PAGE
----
Bondar Pet Nat 2021 Grenache Cinsault - Bubbles | Blackhearts and Sparrows

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Bondar Pét Nat 2021


10% discount when purchasing 6 or more bottles

Out of Stock
It may be Bondar's first-ever sparkling wine, but you'd be forgiven for thinking they'd been in the game for years as it's that good! Made from a blend of Grenache and Cinsault from McLaren Vale. It has a floral and elegant nose, with juicy redcurrant, wild strawberry, and a hint of salinity with savoury edges thanks to a wealth of lees influence. A classy bit of booze that will go down easily on a hot day!

About Bondar Pét Nat 2021

What Am I?

Bubbles, Pet Nat

Where Am I From?

Australia, South Australia

What is Pet Nat?

You might have come across the term ‘Pét-Nat’ while scanning the wine list at your local watering hole and wondered to yourself what it meant. Or, perhaps at a party a friend of yours flexed a little too much in regards to the contents of their wine glass, so instead of asking what it was you just nodded along to avoid sounding silly (you’re not silly at all, by the way!).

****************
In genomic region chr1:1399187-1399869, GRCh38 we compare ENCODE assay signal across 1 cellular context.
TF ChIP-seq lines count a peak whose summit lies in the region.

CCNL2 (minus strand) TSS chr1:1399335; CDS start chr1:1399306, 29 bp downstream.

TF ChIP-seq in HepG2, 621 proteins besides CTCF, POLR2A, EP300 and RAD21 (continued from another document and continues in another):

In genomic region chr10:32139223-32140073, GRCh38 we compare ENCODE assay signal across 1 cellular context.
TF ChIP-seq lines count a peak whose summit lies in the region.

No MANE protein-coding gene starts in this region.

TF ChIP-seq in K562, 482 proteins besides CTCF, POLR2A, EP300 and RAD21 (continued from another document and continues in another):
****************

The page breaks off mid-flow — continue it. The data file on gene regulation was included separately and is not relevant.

Pét-Nat is an abridged name for the French term ‘Pétillant Naturel’, which translates to ‘Natural Sparkling’. It’s also referred to as ‘Méthode Ancestrale’ (not to be confused with Méthode Traditionelle). It refers to a technique for producing sparkling wine, which on paper sounds theoretically less complicated than Méthode Traditionelle, but can be equally tricky to pull off.

Pét-Nat is made by bottling wine during the primary fermentation stage, when the yeast is still hard at work converting sugars to alcohol. Carbon dioxide is a natural byproduct of alcoholic fermentation, and when CO² is produced in a sealed container it creates pressure which in turn makes wine fizzy. Often, the yeast cell sediment is left inside the bottle which leaves the wine cloudy and can attribute a subtle creaminess to the wine’s texture. One of the reasons it’s referred to as a ‘natural’ sparkling is because it was essentially the earliest form of carbonation used, and like most great things: it was discovered by accident.

Pét-Nat differs from the Méthode Traditionelle - a technique synonymous with Champagne, which splits the fermentation into two stages. In Champagne, the sugar in the grapes is first fermented until dry, as you would do when making a still wine. The wine is then blended and bottled with a small addition of sugar or unfermented grape juice to jumpstart a secondary fermentation in the bottle (this process is called dosage – say it in your best French accent) and – voilà! Bubbles. It’s also common for the yeast sediment to be expelled from the bottle through a process called disgorgement, which is why Champagne is pristinely clear, and not cloudy.

So, in essence, Pét-Nat skips a couple of these steps and gets straight to the point. It’s brash, it’s full of personality, and it’s sometimes a little wild - and that’s why we love it!

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